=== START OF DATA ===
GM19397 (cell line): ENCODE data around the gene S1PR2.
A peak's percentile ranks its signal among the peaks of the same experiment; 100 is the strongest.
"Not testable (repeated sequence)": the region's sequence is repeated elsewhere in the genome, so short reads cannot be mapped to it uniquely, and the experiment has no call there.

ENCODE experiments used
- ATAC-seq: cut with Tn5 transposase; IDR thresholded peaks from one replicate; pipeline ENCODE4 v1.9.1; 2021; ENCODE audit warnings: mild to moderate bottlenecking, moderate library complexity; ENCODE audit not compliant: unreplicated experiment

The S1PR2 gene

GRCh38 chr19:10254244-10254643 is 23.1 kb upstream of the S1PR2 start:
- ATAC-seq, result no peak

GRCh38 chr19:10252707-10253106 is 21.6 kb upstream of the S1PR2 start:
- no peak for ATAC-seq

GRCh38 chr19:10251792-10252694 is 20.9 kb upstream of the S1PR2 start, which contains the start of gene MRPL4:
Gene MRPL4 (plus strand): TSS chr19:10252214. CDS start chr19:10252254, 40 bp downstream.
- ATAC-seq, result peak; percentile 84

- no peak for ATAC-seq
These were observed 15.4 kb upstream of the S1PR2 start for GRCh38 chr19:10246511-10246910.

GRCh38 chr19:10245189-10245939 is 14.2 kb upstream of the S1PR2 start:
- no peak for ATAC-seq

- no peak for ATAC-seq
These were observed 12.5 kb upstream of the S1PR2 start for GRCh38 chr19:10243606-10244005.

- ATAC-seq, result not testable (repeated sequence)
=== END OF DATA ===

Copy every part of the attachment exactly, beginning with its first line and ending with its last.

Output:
GM19397 (cell line): ENCODE data around the gene S1PR2.
A peak's percentile ranks its signal among the peaks of the same experiment; 100 is the strongest.
"Not testable (repeated sequence)": the region's sequence is repeated elsewhere in the genome, so short reads cannot be mapped to it uniquely, and the experiment has no call there.

ENCODE experiments used
- ATAC-seq: cut with Tn5 transposase; IDR thresholded peaks from one replicate; pipeline ENCODE4 v1.9.1; 2021; ENCODE audit warnings: mild to moderate bottlenecking, moderate library complexity; ENCODE audit not compliant: unreplicated experiment

The S1PR2 gene

GRCh38 chr19:10254244-10254643 is 23.1 kb upstream of the S1PR2 start:
- ATAC-seq, result no peak

GRCh38 chr19:10252707-10253106 is 21.6 kb upstream of the S1PR2 start:
- no peak for ATAC-seq

GRCh38 chr19:10251792-10252694 is 20.9 kb upstream of the S1PR2 start, which contains the start of gene MRPL4:
Gene MRPL4 (plus strand): TSS chr19:10252214. CDS start chr19:10252254, 40 bp downstream.
- ATAC-seq, result peak; percentile 84

- no peak for ATAC-seq
These were observed 15.4 kb upstream of the S1PR2 start for GRCh38 chr19:10246511-10246910.

GRCh38 chr19:10245189-10245939 is 14.2 kb upstream of the S1PR2 start:
- no peak for ATAC-seq

- no peak for ATAC-seq
These were observed 12.5 kb upstream of the S1PR2 start for GRCh38 chr19:10243606-10244005.

- ATAC-seq, result not testable (repeated sequence)